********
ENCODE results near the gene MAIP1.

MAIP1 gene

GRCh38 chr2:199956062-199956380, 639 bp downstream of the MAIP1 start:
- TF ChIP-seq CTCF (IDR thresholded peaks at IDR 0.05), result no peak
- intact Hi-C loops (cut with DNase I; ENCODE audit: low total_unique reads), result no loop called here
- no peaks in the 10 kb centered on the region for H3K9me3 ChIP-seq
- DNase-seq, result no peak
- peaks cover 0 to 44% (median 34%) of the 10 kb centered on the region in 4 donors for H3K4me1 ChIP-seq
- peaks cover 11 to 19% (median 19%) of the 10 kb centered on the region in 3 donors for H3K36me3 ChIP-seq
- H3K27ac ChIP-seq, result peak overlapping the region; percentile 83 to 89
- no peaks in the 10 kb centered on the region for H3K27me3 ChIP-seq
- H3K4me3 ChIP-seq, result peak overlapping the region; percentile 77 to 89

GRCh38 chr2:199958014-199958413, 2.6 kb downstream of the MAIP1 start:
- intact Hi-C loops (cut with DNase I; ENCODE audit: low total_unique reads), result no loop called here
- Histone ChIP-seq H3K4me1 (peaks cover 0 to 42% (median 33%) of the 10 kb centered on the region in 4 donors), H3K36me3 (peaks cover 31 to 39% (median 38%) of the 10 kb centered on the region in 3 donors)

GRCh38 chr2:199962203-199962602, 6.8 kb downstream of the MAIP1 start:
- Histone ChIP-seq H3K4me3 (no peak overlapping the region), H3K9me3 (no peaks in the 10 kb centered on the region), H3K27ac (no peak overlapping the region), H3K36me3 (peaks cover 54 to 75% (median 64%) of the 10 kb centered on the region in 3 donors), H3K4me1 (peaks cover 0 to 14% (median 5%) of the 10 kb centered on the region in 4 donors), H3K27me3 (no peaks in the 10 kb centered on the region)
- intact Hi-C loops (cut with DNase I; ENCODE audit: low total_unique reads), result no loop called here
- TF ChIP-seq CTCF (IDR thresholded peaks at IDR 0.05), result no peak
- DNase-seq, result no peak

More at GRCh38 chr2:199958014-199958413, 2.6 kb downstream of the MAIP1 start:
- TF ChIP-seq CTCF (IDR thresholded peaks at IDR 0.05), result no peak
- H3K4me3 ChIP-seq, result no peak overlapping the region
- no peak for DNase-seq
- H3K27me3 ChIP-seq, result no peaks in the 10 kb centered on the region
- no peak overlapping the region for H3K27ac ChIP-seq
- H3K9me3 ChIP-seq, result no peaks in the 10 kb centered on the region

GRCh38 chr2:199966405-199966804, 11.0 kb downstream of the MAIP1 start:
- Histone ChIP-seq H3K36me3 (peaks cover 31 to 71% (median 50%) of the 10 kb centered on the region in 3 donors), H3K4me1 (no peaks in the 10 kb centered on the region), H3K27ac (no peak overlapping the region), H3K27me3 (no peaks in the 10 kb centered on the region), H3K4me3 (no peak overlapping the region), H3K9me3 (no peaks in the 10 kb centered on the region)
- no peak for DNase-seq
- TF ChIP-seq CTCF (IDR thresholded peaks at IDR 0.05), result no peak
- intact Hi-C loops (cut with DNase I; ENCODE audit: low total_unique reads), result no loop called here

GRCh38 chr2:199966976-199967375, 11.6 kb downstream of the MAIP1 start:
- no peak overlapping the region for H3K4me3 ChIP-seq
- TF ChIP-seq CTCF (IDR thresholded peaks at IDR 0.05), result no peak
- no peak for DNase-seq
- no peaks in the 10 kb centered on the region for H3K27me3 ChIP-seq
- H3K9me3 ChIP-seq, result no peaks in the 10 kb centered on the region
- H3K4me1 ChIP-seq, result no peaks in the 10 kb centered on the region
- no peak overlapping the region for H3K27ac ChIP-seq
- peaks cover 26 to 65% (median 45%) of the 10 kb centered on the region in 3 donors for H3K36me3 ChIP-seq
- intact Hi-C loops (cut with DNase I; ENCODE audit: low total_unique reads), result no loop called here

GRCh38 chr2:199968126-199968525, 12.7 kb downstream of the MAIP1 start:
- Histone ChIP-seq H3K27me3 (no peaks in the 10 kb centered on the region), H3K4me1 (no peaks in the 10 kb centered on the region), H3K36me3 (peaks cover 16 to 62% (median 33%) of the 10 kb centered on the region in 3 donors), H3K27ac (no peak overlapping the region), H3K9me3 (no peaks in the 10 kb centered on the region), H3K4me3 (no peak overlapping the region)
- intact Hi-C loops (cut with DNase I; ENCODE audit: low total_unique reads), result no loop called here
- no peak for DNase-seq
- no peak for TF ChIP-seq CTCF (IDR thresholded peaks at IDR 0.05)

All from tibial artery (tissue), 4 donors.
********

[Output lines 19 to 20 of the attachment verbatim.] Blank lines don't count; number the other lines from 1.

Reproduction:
- TF ChIP-seq CTCF (IDR thresholded peaks at IDR 0.05), result no peak
- DNase-seq, result no peak